Regular engagement with employees will reduce fear and confusion during times of change.
The uncertainty about the future of healthcare in our country is creating challenges for employers of all kinds. Small-to-medium size businesses, large corporations, healthcare and insurance providers are all waiting to see what will happen with the repeal of the Affordable Care Act and what will stick from the recently introduced Republican plan. The information seems to change day by day, with new analysis about the impact on both the businesses and the patients.
As the majority of us get our health insurance through an employer-provided program (that is coordinated largely through the human resources department), it is typically the job of the HR department and/or internal communications team to communicate healthcare plan changes to employees. Usually, most of the communications about health plans happens during the open enrollment period.
But the uncertainty in the healthcare system today is causing employees to ask questions and talk about their health insurance plans now, meaning HR departments can’t wait until the open enrollment period to begin communicating about what the changes may or may not mean for health coverage and costs.
With any sweeping changes or looming uncertainty, continuous, deliberate and ongoing employee engagement is critical.
According to Gallup, "Effective change management can enhance employee engagement, even during times of uncertainty. Nearly eight in 10 employees (7 77 percent) are engaged when workers strongly agree there is open communication, opportunities to provide input, a clear connection between current changes and the company's future, and management support for changes that affect their work group. When employees strongly disagree, a mere 1 percent are engaged."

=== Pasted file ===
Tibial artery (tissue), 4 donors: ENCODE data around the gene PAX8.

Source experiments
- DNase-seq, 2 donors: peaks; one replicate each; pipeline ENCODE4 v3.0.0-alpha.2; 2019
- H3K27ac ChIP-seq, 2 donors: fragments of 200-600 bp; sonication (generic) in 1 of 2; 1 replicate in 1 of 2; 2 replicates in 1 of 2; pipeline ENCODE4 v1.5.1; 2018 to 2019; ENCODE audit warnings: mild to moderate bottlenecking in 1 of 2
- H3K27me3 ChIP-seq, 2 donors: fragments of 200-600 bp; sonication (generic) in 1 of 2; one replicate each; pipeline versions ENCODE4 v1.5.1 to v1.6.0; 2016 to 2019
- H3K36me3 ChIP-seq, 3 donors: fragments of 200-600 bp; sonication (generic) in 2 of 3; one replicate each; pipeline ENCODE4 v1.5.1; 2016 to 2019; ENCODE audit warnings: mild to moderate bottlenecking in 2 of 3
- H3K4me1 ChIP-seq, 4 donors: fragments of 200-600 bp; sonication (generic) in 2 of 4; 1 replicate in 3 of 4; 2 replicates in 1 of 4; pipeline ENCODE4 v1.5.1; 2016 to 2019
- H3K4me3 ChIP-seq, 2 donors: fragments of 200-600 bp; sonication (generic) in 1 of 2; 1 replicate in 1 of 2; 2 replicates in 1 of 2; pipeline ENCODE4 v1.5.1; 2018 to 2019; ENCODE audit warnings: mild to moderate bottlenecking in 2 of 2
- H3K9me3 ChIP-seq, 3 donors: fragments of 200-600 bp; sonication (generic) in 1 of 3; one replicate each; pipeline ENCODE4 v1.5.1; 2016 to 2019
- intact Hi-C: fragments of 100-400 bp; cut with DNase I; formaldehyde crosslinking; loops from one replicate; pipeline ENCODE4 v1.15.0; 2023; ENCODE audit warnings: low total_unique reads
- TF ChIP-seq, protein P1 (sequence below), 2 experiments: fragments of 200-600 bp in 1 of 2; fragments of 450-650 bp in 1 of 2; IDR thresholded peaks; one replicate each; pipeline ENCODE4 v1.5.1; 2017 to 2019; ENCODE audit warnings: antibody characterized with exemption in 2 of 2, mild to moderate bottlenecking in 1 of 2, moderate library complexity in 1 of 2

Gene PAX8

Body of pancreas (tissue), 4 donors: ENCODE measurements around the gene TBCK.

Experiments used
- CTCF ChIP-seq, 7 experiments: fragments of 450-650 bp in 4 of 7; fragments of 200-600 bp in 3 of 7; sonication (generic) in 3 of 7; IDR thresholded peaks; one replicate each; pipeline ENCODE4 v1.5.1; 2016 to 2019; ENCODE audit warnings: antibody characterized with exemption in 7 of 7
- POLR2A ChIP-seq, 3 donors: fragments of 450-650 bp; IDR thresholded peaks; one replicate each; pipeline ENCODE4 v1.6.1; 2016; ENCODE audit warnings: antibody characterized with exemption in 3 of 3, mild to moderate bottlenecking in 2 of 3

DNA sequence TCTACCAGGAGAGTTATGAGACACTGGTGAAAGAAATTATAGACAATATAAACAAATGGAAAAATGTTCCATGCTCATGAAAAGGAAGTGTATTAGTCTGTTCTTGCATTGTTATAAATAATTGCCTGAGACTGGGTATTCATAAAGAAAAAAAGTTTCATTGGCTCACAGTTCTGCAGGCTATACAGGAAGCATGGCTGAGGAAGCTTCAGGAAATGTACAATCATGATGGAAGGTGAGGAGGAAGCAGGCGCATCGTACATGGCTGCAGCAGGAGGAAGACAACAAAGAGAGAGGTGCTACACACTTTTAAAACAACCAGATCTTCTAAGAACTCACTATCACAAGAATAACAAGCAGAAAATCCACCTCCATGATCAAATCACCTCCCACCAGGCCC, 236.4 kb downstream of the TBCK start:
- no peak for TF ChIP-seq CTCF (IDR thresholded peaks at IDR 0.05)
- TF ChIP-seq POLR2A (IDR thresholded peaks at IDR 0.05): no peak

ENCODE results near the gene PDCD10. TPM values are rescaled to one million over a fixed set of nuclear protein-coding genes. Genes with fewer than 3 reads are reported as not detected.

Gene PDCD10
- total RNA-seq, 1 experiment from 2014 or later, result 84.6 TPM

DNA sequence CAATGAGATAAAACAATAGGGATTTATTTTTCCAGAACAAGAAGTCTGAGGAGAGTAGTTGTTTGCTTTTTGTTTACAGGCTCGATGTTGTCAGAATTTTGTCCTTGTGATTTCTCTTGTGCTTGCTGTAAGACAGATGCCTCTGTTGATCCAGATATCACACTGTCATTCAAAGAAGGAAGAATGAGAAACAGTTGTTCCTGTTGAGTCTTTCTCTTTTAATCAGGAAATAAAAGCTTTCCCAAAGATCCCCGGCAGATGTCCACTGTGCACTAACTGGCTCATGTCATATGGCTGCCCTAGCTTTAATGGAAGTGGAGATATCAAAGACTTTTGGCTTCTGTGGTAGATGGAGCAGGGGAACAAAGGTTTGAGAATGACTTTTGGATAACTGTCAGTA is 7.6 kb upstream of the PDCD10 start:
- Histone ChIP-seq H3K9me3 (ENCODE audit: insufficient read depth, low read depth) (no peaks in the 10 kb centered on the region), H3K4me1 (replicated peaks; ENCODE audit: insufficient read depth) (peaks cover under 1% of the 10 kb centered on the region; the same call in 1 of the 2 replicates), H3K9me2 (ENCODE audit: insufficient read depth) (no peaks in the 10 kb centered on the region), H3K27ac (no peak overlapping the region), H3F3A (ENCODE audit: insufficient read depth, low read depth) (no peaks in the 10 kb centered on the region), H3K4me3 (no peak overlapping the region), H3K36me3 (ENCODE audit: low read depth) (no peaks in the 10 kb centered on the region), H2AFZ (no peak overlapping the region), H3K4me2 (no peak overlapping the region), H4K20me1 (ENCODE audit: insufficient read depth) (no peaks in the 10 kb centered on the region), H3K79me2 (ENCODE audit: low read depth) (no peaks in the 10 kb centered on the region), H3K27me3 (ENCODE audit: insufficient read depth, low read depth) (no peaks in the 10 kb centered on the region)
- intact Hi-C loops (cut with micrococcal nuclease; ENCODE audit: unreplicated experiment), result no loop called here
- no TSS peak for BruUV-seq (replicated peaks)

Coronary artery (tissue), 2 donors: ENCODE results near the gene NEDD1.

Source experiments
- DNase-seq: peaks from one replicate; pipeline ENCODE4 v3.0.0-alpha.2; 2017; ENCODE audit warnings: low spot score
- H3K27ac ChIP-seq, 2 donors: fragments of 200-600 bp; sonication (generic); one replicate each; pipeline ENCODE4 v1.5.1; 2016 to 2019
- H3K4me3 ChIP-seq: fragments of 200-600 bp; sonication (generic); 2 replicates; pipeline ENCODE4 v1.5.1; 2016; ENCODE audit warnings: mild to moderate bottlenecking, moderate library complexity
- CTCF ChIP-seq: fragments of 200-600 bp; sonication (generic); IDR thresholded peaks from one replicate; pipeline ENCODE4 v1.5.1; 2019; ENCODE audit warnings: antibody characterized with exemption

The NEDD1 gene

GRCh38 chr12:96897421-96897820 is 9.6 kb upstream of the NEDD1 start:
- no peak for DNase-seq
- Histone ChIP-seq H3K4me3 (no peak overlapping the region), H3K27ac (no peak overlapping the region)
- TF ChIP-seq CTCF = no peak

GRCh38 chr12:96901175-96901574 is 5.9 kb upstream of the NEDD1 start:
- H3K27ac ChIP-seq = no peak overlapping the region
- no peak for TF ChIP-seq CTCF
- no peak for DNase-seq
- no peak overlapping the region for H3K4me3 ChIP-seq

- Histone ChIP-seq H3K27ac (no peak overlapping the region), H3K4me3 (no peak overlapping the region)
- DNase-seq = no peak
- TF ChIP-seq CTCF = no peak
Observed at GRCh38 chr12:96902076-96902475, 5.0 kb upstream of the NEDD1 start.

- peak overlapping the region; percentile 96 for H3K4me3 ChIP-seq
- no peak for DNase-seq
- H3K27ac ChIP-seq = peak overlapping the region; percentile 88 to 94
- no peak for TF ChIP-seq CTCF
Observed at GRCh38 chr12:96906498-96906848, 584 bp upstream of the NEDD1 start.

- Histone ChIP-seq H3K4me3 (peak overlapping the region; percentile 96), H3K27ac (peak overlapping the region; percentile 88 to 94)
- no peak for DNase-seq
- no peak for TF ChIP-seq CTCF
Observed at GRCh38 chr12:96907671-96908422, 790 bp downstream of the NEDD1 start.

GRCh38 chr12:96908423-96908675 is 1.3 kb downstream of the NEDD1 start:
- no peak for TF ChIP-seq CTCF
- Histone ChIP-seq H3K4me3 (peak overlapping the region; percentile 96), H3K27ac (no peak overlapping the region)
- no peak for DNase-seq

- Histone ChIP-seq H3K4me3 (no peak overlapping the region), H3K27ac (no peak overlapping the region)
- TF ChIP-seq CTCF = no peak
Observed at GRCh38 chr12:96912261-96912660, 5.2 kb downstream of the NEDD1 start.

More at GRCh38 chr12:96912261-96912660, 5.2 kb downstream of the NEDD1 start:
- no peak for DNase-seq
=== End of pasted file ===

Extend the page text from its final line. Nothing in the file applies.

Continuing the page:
So how can companies make sure employees are engaged about the changes in the healthcare system, especially when there are so many questions and unknowns?Be open and honest. With rapid change and no real end in sight for having final answers, it may seem easier to wait to communicate until all the information is buttoned up. However, a lack of communication about wide sweeping change creates an information vacuum, and can lead to rumors, misinformation, heightened anxiety and disengagement. Ongoing clear and honest communication—even if just to say nothing new is known at this time—can help alleviate fears and show employees that management is making communications about the issue a priority. Answer the questions that matter. The number one question employees have with any change, including changes impacting healthcare, is how it will impact them. And this can vary. Some employees may be most concerned about increases in price, while others may have the most questions about what kind of coverage they will be able to access. It is important that the engagement and communications strategy be designed to address and answer the most pressing questions and concerns. Think like a marketer. So often HR communications stick to the tried and true. The company email, newsletters or staff meetings. But to really make sure employees are not only informed but engaged, HR and internal communications teams need to treat employees like customers and design internal campaigns to look and feel like external marketing campaigns. Using multiple strategies and channels to communicate the message will help unite employees, even with workforces who may be in multiple locations working different shifts.
With any big change, it is critical for organizations to keep their overall mission in focus. When employees are united by a common mission and vision, feel confident in their employer communicating about the impact and are engaged in the process, it is much easier for companies to weather changes and uncertainty.
Lisa Laine Miller and James Gabriel Brown are the principals and co-founders of Powell-based advertising agency LaineGabriel, an agency specializing in healthcare marketing and internal marketing campaigns. They can be reached at 614-441-4226, email@example.com or firstname.lastname@example.org.